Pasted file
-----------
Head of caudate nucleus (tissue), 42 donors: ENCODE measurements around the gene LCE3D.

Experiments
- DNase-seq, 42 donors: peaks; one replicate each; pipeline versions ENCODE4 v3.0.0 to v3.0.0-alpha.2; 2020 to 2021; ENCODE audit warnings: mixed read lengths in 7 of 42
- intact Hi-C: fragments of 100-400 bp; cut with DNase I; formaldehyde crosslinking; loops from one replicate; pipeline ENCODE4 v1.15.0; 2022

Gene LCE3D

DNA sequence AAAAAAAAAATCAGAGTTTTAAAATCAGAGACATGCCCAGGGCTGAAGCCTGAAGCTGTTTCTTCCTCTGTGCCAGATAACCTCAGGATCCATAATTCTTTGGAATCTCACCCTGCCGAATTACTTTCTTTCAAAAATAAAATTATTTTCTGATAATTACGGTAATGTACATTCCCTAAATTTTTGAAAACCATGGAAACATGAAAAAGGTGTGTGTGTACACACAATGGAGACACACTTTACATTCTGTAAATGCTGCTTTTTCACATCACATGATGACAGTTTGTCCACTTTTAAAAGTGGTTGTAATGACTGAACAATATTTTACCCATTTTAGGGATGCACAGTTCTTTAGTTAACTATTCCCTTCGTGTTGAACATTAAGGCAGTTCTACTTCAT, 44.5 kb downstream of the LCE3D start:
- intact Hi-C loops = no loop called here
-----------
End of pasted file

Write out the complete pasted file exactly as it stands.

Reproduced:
Head of caudate nucleus (tissue), 42 donors: ENCODE measurements around the gene LCE3D.

Experiments
- DNase-seq, 42 donors: peaks; one replicate each; pipeline versions ENCODE4 v3.0.0 to v3.0.0-alpha.2; 2020 to 2021; ENCODE audit warnings: mixed read lengths in 7 of 42
- intact Hi-C: fragments of 100-400 bp; cut with DNase I; formaldehyde crosslinking; loops from one replicate; pipeline ENCODE4 v1.15.0; 2022

Gene LCE3D

DNA sequence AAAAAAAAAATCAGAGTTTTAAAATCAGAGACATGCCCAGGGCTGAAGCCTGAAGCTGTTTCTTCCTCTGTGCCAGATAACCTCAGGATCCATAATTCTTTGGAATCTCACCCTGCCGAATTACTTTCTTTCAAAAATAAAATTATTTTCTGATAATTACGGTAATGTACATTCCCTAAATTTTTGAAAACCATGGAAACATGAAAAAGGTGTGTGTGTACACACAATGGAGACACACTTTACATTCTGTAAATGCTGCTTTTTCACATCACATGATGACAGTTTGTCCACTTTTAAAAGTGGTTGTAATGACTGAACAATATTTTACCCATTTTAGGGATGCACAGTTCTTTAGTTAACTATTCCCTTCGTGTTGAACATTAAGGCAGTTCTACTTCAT, 44.5 kb downstream of the LCE3D start:
- intact Hi-C loops = no loop called here